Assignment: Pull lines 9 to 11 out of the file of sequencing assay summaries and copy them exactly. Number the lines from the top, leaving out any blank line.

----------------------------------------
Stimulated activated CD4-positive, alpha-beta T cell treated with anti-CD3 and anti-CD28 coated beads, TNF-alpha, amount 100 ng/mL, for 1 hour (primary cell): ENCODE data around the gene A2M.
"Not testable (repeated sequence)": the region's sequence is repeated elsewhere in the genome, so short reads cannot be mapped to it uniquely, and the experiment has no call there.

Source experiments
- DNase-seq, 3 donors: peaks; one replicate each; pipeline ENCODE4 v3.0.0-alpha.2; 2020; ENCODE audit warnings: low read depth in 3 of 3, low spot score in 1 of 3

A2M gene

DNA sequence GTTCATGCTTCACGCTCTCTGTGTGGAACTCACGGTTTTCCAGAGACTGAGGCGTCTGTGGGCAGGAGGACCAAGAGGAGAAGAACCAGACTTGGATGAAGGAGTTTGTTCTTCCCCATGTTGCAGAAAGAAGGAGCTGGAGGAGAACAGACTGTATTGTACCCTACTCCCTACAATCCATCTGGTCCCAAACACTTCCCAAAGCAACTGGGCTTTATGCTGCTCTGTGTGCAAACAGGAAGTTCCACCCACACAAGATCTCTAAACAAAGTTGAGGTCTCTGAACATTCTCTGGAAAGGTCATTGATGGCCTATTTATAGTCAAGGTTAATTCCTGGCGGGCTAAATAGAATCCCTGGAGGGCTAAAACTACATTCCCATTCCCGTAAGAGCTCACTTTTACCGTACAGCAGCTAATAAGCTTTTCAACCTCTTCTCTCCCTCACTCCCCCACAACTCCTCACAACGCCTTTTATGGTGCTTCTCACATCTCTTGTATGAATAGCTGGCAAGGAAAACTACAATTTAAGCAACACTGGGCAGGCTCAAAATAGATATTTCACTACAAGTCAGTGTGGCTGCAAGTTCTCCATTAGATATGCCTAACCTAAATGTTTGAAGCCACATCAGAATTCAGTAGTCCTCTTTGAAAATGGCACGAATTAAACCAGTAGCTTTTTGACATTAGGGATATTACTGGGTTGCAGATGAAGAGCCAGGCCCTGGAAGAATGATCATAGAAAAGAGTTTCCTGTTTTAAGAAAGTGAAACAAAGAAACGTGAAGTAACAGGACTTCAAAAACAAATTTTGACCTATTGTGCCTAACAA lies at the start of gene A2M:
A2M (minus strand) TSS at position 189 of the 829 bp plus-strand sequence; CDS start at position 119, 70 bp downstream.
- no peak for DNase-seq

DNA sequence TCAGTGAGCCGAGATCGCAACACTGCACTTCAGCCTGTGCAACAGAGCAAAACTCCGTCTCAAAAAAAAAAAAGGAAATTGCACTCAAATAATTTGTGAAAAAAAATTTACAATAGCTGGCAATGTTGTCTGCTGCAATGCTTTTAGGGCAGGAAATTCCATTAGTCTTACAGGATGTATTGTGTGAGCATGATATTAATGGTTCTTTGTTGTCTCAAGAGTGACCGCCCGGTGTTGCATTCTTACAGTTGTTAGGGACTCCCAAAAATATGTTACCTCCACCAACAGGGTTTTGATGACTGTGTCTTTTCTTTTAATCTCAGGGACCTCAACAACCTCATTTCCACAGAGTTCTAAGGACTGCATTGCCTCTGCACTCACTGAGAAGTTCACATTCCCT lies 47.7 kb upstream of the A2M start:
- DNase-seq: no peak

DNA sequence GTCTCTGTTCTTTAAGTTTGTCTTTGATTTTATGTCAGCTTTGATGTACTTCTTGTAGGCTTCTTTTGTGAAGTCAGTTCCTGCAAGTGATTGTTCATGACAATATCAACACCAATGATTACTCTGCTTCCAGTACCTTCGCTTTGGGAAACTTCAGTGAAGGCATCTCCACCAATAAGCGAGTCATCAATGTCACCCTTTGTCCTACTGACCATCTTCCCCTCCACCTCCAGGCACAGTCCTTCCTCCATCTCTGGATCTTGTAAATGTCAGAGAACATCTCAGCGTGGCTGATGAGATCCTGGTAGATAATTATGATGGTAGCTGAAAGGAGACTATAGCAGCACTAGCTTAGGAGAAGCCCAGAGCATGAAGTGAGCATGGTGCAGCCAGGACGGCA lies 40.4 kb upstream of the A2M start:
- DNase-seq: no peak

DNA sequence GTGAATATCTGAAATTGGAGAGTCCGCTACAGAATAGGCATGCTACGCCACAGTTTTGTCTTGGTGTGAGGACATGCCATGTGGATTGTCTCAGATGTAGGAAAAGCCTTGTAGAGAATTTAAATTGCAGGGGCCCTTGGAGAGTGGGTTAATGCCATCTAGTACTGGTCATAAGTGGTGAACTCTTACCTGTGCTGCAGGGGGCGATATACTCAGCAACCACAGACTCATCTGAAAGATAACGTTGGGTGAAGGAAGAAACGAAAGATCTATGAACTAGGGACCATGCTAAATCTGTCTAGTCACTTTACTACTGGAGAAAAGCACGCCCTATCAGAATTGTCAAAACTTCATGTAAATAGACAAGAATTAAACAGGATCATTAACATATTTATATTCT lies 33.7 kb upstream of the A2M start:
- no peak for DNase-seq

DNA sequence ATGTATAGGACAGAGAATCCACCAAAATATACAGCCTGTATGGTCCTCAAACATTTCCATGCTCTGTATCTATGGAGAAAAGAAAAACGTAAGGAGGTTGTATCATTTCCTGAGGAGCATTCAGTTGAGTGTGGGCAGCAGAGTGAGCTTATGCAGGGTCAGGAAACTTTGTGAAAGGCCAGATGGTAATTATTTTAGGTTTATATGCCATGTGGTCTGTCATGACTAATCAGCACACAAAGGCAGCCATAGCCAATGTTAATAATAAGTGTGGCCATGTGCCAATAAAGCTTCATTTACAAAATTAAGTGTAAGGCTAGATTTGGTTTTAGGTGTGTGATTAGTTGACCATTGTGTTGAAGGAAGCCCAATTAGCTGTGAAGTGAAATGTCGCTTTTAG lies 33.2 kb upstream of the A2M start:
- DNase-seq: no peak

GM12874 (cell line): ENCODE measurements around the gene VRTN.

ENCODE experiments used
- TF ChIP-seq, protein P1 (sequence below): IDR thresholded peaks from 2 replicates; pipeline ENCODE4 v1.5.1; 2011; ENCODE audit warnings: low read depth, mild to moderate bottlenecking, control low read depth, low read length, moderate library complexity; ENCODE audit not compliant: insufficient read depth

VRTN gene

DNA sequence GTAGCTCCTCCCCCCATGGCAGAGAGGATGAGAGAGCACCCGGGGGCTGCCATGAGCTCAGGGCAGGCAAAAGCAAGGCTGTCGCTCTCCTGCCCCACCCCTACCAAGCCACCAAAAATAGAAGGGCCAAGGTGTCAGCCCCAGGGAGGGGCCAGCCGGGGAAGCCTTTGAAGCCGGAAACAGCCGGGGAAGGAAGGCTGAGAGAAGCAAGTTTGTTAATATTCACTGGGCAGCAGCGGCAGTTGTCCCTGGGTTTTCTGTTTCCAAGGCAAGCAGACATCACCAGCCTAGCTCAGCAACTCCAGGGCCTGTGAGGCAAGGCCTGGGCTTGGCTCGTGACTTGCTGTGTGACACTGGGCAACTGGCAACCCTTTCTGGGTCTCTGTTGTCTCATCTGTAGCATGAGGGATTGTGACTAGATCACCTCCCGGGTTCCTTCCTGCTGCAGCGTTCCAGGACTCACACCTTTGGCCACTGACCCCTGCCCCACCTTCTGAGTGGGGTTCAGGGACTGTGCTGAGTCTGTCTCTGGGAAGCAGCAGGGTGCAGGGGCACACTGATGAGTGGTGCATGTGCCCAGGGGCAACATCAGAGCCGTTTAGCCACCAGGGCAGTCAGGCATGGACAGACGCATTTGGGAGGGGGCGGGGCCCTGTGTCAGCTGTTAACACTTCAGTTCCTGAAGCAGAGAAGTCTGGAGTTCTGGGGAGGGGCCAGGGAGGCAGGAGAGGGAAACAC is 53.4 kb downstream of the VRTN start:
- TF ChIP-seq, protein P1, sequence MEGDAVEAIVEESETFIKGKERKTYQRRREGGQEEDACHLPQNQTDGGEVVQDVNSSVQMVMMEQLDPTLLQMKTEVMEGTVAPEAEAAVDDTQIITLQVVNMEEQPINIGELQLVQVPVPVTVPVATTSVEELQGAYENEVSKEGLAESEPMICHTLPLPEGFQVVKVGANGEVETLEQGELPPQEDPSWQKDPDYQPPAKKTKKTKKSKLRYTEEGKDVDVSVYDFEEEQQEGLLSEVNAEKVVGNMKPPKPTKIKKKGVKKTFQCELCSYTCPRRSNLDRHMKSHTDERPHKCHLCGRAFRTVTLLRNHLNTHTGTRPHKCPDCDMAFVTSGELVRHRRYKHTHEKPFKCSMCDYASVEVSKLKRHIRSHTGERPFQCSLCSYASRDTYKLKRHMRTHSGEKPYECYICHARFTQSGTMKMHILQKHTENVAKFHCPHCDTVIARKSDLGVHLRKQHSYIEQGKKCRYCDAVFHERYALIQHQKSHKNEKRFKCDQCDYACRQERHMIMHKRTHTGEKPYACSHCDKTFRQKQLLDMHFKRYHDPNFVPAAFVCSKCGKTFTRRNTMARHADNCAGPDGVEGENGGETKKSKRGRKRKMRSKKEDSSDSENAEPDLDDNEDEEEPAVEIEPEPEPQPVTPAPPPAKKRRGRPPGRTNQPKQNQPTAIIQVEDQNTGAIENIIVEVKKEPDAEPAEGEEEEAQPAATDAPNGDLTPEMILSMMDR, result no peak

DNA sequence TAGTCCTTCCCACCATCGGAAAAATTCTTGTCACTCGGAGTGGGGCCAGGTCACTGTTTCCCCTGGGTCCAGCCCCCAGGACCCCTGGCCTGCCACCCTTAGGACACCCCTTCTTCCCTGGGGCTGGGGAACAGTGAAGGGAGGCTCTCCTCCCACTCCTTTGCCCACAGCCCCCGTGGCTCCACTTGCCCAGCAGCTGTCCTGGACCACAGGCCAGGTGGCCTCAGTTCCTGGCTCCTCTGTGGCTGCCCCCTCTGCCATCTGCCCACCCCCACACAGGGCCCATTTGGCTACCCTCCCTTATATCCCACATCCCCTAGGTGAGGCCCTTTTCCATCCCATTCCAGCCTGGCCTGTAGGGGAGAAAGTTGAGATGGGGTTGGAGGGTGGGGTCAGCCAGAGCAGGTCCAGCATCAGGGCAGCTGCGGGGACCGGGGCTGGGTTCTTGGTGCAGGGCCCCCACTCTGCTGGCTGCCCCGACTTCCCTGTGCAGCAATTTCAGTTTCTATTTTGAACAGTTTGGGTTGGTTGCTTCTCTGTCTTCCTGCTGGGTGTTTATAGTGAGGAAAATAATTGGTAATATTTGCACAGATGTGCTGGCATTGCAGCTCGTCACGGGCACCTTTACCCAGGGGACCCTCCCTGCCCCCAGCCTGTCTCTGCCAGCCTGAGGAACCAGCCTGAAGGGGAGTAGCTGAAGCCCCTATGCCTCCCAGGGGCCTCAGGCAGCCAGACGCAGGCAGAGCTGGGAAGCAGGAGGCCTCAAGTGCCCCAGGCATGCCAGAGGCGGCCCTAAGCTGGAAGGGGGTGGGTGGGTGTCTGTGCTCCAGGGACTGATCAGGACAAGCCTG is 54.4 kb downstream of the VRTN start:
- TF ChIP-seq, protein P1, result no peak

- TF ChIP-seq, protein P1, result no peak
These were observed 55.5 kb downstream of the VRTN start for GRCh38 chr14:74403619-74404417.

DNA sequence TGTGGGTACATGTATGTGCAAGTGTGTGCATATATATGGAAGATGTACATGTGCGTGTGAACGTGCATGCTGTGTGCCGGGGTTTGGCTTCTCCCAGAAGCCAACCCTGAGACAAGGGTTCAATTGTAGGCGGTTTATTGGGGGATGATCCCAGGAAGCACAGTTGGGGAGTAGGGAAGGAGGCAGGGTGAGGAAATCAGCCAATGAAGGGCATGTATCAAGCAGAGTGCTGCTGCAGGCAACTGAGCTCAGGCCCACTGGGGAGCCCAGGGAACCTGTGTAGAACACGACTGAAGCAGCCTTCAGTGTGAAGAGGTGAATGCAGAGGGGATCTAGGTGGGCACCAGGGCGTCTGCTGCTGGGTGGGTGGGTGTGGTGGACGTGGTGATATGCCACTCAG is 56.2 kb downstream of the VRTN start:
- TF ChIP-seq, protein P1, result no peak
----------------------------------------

DNA sequence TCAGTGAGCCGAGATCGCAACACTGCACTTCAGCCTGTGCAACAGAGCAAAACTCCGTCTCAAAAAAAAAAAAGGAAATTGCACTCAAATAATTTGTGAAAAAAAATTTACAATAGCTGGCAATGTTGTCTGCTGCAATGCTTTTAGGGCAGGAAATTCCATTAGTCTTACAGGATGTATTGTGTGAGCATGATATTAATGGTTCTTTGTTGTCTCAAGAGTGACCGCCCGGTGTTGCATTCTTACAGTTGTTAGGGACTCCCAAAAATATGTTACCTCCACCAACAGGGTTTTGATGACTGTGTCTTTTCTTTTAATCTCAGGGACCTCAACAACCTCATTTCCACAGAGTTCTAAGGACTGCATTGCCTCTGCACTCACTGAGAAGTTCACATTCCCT lies 47.7 kb upstream of the A2M start:
- DNase-seq: no peak

DNA sequence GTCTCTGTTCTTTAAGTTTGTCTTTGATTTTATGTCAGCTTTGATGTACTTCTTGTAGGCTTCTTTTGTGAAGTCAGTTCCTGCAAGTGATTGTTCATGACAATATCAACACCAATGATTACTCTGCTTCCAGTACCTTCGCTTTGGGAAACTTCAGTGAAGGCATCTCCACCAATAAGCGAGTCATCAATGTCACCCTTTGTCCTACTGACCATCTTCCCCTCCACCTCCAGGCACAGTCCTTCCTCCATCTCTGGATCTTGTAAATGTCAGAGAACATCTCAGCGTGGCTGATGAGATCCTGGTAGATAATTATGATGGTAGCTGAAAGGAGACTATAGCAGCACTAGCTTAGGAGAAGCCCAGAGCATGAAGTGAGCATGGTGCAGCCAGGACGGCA lies 40.4 kb upstream of the A2M start: